Guyana’s planned offshore oil block auction may come later than expected as its government works assiduously to get the fiscal terms right to ensure balanced benefit to the parties involved.
The Vice President, Dr. Bharrat Jagdeo told the press on Friday that the government has already identified the areas up for auction with 2D and 3D seismic data for specific parts. However, critical determinations still remain.
This includes whether the government will be pursuing a strategic partnership with the state oil company route, the auction, or a combination of both. These should be decided by the end of August. Crafting the fiscal terms remains at the forefront.
“We have to also work swiftly – and this is where we may have some delay because we now need to determine the fiscal terms for the new prospecting licenses and this brings me to that very contentious issue that we have had in the public domain, which is the fairness of the contract and what the future take for Guyana will be,” he explained.
The VP explained that the Prospecting License to successful bidders will have to outline clear fiscal terms including profit sharing and royalty among others. Dr. Jagdeo deemed the issue as “contentious” since the government has already faced public flak for the Stabroek Production Sharing Agreement (PSA) terms that has been called unfavourable to Guyana.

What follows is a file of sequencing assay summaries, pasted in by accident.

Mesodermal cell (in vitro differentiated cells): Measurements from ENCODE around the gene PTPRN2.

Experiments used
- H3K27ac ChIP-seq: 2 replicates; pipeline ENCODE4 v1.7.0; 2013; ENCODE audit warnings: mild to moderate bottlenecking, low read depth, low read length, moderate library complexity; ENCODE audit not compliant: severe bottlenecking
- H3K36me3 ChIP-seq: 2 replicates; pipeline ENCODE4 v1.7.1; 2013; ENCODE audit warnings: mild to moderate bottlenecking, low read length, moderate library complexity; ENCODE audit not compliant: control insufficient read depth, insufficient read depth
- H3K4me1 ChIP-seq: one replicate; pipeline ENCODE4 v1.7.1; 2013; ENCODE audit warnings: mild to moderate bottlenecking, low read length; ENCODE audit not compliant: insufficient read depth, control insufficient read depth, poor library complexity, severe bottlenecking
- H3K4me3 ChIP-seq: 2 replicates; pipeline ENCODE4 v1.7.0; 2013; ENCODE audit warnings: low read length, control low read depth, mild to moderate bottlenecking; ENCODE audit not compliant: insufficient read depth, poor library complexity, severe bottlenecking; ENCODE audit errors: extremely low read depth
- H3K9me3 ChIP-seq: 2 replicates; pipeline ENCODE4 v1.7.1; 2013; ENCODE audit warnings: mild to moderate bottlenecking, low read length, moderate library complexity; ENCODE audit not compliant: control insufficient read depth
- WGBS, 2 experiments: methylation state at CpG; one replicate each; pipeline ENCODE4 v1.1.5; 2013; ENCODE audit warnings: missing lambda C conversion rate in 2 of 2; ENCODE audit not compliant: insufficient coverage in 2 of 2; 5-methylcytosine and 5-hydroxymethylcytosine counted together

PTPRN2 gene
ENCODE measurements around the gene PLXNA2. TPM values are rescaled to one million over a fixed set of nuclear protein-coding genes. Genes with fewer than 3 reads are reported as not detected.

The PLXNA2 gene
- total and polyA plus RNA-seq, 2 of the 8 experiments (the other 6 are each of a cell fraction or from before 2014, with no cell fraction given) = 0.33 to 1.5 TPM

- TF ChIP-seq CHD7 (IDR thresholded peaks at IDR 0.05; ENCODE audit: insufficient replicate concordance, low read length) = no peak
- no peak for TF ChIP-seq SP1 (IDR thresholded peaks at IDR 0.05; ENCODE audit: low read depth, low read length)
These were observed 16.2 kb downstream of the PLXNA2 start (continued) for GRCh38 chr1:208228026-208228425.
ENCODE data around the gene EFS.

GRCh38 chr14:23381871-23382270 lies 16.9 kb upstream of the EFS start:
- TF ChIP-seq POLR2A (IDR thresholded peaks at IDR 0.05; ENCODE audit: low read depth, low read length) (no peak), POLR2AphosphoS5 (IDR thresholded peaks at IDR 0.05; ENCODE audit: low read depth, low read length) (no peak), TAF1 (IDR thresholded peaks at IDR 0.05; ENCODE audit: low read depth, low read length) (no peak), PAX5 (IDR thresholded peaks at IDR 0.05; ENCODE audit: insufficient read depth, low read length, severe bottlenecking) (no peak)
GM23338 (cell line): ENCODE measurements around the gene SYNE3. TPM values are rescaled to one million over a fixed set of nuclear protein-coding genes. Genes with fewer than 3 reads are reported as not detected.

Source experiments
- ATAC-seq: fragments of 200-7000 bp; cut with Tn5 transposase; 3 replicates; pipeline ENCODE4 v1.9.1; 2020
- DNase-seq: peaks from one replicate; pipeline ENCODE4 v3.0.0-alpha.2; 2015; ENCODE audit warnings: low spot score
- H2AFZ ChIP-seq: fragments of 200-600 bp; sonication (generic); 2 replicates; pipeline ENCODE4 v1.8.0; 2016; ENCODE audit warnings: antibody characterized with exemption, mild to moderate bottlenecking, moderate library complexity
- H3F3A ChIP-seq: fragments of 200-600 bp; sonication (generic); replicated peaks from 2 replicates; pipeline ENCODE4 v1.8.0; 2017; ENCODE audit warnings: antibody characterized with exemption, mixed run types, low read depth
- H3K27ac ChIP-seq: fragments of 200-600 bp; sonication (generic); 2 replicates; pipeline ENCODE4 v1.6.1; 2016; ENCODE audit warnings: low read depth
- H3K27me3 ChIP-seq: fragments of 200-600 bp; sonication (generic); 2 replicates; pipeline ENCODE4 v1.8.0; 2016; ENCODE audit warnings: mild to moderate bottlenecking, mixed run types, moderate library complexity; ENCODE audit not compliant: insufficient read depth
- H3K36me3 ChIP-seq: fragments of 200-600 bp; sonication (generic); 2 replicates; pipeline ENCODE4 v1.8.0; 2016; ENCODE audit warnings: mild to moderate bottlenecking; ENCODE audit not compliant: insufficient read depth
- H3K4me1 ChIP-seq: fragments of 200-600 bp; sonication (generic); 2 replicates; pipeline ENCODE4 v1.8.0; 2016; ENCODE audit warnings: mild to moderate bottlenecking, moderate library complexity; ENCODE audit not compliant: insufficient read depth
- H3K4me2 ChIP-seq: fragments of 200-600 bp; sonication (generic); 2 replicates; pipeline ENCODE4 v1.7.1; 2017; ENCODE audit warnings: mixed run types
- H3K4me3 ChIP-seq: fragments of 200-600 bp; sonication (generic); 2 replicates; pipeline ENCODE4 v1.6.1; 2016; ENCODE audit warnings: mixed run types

“So, it is trying to put all of this together in a framework that is fair to the investor, that they get a decent return on their capital, that would promote accelerated exploration and then importantly, would allow the country to enjoy a greater share of future benefits should they proceed with production agreements,” he explained further.
Among further determinations to be made by the government is whether it will allow participation from ExxonMobil in the auction and whether a cap would be put on the number of blocks it can have.
Industry experts worry that having oil majors like Exxon participate in the auction could result in a monopoly since it already has big stakes in three offshore blocks. The VP argued, however, that excluding them could spell bad news for Guyana – reducing bidders and essentially, reducing the competitiveness of the auction.
It would be the first ever for Guyana. The VP was keen to note that years before, concessions were handed out on a first-come, first-served basis. But things are about to change.
That change does not come easy though. According to Dr. Jagdeo, the government is reviewing the 1986 Petroleum Act to ensure that the legislative regime allows for an oil block auction the way government envisages.
Government’s investment prospectus mentioned the 9,600 km2 Area C, a far-out acreage bordered by the Kaieteur and Canje blocks, and the Suriname border. There is also a relinquished portion of the Canje block, with an area of about 1,352 km2.